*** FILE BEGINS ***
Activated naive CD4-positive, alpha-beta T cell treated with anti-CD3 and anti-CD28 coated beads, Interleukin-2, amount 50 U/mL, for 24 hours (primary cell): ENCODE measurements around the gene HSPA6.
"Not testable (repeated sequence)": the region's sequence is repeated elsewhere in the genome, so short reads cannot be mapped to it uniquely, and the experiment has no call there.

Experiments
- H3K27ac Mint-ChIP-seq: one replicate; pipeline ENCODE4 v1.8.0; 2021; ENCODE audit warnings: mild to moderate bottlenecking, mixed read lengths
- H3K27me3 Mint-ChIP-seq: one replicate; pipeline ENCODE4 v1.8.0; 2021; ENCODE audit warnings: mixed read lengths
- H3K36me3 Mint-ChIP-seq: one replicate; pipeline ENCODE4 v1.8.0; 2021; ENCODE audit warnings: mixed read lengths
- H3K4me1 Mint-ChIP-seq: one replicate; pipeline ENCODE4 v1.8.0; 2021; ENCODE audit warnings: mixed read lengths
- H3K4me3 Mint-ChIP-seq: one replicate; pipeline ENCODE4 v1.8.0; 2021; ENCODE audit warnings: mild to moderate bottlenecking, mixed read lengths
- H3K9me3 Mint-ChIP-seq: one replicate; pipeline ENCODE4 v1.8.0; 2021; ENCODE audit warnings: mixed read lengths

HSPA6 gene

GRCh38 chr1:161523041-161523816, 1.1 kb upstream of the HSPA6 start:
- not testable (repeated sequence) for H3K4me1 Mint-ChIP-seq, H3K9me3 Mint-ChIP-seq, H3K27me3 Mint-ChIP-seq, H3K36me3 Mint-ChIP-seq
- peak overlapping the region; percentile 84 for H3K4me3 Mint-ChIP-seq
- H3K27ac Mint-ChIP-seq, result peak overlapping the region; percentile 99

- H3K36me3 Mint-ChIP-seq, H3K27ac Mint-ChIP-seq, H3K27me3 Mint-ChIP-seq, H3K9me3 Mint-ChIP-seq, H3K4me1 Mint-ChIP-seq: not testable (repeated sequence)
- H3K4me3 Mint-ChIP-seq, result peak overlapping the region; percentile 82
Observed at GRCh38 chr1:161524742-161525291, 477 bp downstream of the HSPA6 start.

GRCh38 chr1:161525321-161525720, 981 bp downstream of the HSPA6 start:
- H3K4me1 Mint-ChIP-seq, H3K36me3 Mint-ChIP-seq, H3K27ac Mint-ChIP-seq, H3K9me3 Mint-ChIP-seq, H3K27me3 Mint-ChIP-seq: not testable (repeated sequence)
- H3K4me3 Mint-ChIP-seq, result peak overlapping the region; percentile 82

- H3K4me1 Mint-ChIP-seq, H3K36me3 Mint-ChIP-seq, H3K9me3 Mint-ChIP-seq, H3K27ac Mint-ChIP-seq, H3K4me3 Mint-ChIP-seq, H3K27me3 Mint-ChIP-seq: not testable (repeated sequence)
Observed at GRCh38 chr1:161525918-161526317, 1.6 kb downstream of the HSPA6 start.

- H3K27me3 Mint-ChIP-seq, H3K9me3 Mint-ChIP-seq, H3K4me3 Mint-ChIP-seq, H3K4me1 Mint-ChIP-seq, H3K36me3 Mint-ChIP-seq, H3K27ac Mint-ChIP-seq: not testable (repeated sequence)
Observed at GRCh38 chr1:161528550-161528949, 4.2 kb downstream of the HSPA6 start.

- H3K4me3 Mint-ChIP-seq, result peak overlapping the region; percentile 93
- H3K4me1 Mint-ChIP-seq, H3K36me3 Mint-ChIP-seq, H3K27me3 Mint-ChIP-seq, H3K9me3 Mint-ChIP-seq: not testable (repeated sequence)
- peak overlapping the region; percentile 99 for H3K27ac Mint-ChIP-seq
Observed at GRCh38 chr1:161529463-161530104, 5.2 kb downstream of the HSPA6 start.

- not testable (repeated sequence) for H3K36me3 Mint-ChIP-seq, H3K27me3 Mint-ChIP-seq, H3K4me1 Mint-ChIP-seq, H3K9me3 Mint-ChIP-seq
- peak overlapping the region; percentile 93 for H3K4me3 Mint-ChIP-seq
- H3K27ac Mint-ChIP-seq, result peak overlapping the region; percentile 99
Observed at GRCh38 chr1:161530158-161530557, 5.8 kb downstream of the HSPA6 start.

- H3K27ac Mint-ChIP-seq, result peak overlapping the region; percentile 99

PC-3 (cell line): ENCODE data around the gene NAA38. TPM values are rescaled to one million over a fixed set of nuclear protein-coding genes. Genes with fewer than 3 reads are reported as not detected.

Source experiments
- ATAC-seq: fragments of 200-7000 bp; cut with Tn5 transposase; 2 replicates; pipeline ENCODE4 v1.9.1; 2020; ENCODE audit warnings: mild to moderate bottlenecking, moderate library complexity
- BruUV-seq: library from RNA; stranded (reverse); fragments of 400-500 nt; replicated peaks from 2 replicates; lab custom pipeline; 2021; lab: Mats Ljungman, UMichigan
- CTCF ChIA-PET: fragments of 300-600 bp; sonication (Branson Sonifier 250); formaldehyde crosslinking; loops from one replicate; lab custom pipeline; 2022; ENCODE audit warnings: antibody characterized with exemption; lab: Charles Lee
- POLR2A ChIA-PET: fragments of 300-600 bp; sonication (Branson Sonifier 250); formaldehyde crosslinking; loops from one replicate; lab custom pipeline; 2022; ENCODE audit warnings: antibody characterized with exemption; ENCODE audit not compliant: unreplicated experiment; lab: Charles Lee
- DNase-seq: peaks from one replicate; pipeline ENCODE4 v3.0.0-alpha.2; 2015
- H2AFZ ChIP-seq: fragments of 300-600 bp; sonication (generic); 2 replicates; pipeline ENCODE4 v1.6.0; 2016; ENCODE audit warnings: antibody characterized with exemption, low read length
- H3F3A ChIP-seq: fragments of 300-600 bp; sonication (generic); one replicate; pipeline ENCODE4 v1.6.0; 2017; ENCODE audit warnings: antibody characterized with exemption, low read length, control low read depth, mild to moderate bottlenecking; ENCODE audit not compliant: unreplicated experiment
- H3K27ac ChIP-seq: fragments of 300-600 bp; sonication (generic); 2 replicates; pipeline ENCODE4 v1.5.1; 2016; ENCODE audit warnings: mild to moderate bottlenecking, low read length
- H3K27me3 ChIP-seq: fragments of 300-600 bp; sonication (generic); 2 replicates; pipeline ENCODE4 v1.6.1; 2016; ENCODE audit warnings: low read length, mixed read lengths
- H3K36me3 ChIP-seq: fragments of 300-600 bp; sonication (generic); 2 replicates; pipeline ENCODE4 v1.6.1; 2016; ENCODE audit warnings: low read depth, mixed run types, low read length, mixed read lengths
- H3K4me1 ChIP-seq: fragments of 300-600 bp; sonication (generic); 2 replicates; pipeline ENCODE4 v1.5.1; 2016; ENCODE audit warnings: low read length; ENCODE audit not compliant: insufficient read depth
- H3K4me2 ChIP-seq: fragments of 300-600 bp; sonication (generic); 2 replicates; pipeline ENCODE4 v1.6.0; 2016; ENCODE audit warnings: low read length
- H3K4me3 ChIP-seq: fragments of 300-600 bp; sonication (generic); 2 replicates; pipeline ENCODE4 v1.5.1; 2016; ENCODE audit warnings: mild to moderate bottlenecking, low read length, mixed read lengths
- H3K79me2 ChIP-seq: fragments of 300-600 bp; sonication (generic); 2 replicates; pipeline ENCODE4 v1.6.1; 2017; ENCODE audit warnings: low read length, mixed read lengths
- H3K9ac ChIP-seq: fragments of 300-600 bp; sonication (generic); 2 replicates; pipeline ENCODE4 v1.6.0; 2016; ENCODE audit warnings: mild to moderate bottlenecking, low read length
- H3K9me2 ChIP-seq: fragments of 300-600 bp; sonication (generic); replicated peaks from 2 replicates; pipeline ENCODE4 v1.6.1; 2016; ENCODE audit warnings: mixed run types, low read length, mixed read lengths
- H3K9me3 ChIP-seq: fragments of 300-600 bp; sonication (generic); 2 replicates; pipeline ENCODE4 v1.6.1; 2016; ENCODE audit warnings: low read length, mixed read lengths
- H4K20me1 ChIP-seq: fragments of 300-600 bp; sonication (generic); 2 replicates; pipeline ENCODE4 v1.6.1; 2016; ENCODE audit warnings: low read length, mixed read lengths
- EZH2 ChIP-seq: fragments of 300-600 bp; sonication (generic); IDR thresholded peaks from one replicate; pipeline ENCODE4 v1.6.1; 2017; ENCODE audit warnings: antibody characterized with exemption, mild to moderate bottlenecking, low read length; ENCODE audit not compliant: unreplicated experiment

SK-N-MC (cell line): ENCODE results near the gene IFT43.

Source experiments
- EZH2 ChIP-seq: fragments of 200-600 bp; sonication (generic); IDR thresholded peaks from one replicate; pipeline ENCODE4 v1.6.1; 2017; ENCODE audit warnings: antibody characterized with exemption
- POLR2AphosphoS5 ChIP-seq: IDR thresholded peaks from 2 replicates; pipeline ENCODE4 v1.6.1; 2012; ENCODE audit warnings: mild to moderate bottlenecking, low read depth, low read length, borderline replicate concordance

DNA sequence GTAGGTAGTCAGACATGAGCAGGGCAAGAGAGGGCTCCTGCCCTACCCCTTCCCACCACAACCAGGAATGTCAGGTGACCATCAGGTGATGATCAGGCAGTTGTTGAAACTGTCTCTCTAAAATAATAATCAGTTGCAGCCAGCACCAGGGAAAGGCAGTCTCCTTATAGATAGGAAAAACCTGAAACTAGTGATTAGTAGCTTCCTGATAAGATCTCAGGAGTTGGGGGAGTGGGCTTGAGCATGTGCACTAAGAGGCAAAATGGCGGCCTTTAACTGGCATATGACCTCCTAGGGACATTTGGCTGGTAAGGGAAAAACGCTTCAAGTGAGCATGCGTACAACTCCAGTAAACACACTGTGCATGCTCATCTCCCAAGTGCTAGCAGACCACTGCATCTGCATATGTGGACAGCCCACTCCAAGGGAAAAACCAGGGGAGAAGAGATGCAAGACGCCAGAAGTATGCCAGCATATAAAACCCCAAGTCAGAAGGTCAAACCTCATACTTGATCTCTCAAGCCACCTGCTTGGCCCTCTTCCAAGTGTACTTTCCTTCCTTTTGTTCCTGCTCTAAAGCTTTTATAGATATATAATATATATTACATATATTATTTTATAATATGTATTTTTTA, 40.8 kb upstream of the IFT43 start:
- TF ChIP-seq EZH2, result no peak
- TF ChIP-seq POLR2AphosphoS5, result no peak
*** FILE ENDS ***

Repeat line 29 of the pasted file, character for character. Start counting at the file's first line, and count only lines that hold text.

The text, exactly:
- not testable (repeated sequence) for H3K36me3 Mint-ChIP-seq, H3K27me3 Mint-ChIP-seq, H3K4me1 Mint-ChIP-seq, H3K9me3 Mint-ChIP-seq